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GoWireless independently operates this site and is a Verizon Authorized Retailer.

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How to Manage Your Phone Data Usage

Unless you have an unlimited data plan for your mobile devices, at some point you’ve probably underestimated how much data you’ve used and gone past your data limit, incurring additional charges on your phone. This can be a real problem, especially if you’re on a budget. Fortunately, there are ways to track and control your data use.

What is Mobile Data Use

Before we get into how to control your phone’s data use, it’s important to answer one question: What is mobile data use anyway? Any action that requires a connection to the internet consumes data. If you’re connected to a Wi-Fi network, this isn’t usually a problem, but if you’re using your data plan, every online action you take eats up a little — or a lot — of your available data limit.

Your online data usage refers to a wide range of activities, including:

  • Browsing the internet
  • Checking email
  • Downloading and running apps
  • Playing online games
  • Streaming music
  • Making social media posts
  • Video conferencing
  • Watching streaming video

Monitoring Data Use

You can monitor how much data you’re using by setting data usage alerts. Usually available through service provider apps like My Verizon Mobile, data usage alerts send you texts or emails when you’re at certain points in your monthly data limits, such as 50, 90, or 100 percent.

How to Control Your Data Usage

Your mobile device offers several ways to control data use. The first, and most important, is setting your phone to automatically connect to your Wi-Fi network when in range. As long as you’re connected to your Wi-Fi, your phone won’t use its data plan(although it will count towards your WiFi data limit).

This makes it important to limit data-intense activities to when you’re connected to Wi-Fi. Updating your phone’s operating system, downloading and updating apps, and uploading videos or large numbers of photos to social media should all be reserved for when you’re on Wi-Fi, as they consume large amounts of data. 

If you’re streaming video, podcasts, or music, check to see if you can download songs, movies, and episodes while you’re on Wi-Fi, so you can watch them without streaming while you’re on your phone’s data plan. If not, reducing the resolution of streaming video reduces the amount of data used.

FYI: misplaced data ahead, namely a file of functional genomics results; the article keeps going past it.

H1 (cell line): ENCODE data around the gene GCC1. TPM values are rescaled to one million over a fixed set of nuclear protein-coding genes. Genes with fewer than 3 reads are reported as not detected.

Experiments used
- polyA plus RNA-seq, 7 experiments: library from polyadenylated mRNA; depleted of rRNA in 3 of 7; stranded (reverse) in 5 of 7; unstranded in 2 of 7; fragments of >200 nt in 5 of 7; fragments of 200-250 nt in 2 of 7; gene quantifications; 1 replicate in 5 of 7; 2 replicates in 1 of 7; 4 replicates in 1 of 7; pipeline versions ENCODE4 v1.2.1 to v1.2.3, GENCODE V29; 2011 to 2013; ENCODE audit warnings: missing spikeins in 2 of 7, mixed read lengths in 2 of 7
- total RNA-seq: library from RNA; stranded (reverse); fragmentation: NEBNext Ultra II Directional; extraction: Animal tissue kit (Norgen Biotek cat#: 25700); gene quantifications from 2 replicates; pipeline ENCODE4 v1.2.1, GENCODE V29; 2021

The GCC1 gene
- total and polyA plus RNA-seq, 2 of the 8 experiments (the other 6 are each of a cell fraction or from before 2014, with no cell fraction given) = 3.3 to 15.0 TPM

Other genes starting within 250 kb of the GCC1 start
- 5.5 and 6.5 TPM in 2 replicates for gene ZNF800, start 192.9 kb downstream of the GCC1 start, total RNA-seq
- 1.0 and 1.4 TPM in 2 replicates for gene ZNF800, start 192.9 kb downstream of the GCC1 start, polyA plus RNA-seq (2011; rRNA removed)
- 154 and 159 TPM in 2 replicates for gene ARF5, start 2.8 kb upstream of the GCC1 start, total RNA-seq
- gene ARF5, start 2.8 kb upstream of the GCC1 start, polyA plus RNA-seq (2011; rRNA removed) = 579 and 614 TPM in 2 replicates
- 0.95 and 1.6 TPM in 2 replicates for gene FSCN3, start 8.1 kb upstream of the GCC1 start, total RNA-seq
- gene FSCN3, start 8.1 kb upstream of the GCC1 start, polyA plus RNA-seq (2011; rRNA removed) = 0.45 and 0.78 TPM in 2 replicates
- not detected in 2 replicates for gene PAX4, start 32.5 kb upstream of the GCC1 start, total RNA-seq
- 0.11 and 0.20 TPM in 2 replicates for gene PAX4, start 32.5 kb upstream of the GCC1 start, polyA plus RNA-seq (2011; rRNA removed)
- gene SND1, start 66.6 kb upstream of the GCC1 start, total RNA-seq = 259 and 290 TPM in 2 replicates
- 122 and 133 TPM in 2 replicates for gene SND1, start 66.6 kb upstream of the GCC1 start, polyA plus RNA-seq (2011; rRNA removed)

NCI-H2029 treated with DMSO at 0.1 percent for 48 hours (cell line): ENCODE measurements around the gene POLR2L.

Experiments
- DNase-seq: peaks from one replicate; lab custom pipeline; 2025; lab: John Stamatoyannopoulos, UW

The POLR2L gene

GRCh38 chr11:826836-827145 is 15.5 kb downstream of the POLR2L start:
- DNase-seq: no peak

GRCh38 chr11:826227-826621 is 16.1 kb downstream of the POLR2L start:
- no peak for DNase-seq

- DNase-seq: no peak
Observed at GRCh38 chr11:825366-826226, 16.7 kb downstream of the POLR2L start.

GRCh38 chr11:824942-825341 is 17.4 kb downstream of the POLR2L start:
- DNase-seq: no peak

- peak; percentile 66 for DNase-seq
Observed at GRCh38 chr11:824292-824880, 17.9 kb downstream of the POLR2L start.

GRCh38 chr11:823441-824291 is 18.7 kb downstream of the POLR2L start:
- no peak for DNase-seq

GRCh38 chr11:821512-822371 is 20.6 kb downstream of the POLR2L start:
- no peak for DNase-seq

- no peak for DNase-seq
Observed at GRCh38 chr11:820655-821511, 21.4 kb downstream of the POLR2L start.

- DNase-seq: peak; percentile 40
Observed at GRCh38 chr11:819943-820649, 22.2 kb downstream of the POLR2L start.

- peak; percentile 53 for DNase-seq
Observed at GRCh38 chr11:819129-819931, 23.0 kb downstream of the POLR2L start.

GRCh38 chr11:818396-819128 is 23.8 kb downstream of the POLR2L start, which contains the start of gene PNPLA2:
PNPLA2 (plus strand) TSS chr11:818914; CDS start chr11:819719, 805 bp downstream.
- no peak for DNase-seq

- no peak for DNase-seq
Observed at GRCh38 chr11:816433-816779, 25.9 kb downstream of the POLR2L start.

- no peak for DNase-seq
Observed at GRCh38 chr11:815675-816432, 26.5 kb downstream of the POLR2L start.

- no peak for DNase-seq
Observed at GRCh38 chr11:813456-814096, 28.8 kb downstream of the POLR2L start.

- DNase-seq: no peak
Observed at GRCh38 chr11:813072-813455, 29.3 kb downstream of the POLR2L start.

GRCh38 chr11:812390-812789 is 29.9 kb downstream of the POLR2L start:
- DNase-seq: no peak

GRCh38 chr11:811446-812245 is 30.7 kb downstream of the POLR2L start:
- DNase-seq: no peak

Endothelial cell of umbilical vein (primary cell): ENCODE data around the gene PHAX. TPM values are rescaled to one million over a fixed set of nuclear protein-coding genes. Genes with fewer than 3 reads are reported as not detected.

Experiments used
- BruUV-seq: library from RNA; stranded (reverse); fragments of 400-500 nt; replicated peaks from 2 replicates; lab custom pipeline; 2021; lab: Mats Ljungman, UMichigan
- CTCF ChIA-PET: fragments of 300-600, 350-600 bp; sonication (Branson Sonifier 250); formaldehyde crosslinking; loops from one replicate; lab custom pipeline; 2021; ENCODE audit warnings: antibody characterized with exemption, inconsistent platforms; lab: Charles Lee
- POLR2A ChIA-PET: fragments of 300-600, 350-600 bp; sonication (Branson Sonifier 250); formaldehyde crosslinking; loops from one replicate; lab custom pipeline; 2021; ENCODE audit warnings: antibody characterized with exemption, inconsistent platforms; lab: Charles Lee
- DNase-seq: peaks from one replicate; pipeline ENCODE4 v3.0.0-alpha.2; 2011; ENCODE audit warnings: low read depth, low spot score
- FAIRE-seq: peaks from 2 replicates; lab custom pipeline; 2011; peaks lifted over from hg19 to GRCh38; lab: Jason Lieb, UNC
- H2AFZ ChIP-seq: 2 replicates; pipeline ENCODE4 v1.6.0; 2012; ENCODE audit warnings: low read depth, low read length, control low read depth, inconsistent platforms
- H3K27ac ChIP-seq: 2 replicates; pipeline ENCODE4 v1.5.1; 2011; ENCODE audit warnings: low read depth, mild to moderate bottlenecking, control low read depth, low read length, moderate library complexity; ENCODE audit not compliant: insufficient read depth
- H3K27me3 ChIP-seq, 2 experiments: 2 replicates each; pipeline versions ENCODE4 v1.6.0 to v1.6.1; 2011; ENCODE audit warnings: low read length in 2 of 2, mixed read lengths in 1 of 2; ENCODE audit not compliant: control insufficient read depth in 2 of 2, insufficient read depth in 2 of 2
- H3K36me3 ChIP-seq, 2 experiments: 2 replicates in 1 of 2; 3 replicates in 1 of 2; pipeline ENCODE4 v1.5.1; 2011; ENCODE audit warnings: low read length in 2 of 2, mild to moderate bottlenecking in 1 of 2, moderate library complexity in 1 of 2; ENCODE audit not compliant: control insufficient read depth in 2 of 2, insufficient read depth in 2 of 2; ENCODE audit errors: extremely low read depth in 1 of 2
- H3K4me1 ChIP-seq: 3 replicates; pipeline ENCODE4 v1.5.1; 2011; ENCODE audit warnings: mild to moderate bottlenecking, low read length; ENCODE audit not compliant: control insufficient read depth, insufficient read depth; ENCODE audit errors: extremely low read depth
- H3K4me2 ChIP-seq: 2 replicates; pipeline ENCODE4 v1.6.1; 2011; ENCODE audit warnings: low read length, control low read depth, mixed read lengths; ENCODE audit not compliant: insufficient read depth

Controlling Apps and Limiting Background Data

Phone apps can consume data even when you aren’t actively using them, so be sure not to leave apps running on your phone. Even then, it’s possible for an app to quietly drain data while it’s off. This type of hidden data cost is called background data. 

Background data is responsible for much of a phone’s data consumption. If your mail app syncs new messages or apps automatically download updates while you’re using your phone plan, you’re losing significant amounts of data. 

You can set your phone to only consume background data when you’re connected to your Wi-Fi. How you do this depends on whether you’re using an Android or Apple device. 

For Android phones, take the following steps:

  • Open Settings and select Data Usage.
  • You’ll now see a list of apps on your phone and can tap any app to see its data usage. 
  • In the data usage information for the app, select Restrict Background Data. The app will now only perform background tasks when you’re connected to Wi-Fi.

For an Apple device, you can shut down background data use for all apps by going to Settings, selecting General, and then toggling off the Background App Refresh. If you prefer to only turn off background data for specific apps, you can toggle each one off from the list below the Background App Refresh option.

How To Choose The Right Data Plans

Knowing how much data you use every month helps you choose the right data plan. Someone who only uses their phone for phone calls, instant messaging, and email won’t need as much data as someone who loves social media and streaming video. If you constantly find you go through your data limit before the end of your phone’s monthly billing cycle, you might want to consider an unlimited data plan, many of which come with extras such as free streaming services.